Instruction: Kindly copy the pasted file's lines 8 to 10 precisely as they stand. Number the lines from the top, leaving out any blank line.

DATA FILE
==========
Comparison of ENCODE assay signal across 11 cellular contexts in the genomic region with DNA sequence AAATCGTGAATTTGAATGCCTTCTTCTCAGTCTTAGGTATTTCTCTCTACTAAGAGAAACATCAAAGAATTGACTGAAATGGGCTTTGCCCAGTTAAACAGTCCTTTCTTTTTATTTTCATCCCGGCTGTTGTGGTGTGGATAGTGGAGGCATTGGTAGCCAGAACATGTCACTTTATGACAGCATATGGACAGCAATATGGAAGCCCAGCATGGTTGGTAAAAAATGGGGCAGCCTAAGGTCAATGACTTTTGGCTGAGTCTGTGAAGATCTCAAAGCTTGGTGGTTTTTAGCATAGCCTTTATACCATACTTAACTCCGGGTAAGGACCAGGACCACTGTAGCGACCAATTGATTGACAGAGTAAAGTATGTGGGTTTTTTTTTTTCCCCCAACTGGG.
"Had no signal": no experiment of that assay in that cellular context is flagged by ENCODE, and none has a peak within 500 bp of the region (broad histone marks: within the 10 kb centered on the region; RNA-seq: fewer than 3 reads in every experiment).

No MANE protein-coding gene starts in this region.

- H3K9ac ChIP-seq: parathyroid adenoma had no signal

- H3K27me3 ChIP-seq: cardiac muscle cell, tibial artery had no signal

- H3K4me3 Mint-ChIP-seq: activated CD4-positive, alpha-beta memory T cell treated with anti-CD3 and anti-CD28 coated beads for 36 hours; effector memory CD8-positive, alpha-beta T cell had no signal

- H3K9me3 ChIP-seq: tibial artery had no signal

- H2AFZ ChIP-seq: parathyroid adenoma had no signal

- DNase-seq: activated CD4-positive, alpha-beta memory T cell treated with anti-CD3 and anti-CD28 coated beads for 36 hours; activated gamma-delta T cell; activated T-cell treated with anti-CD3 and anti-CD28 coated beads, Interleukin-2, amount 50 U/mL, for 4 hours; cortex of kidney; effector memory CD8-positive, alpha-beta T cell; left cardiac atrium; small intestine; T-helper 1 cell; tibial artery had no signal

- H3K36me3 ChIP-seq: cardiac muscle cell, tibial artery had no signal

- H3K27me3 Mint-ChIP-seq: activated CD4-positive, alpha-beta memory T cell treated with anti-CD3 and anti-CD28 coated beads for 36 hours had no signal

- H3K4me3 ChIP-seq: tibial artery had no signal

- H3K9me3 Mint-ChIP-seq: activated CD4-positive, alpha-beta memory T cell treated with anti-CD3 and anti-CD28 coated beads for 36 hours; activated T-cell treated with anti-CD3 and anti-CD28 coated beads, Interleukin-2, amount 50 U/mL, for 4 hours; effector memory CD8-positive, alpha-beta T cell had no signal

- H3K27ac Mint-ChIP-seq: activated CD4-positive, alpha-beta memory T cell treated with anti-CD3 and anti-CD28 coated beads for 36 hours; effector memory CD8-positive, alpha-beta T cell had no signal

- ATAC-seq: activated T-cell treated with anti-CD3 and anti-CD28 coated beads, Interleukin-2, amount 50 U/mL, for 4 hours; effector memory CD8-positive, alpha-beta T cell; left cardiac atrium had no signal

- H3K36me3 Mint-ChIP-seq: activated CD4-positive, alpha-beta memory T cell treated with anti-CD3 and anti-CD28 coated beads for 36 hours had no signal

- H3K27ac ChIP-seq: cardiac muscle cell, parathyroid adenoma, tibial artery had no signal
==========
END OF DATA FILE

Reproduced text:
- H2AFZ ChIP-seq: parathyroid adenoma had no signal

- DNase-seq: activated CD4-positive, alpha-beta memory T cell treated with anti-CD3 and anti-CD28 coated beads for 36 hours; activated gamma-delta T cell; activated T-cell treated with anti-CD3 and anti-CD28 coated beads, Interleukin-2, amount 50 U/mL, for 4 hours; cortex of kidney; effector memory CD8-positive, alpha-beta T cell; left cardiac atrium; small intestine; T-helper 1 cell; tibial artery had no signal

- H3K36me3 ChIP-seq: cardiac muscle cell, tibial artery had no signal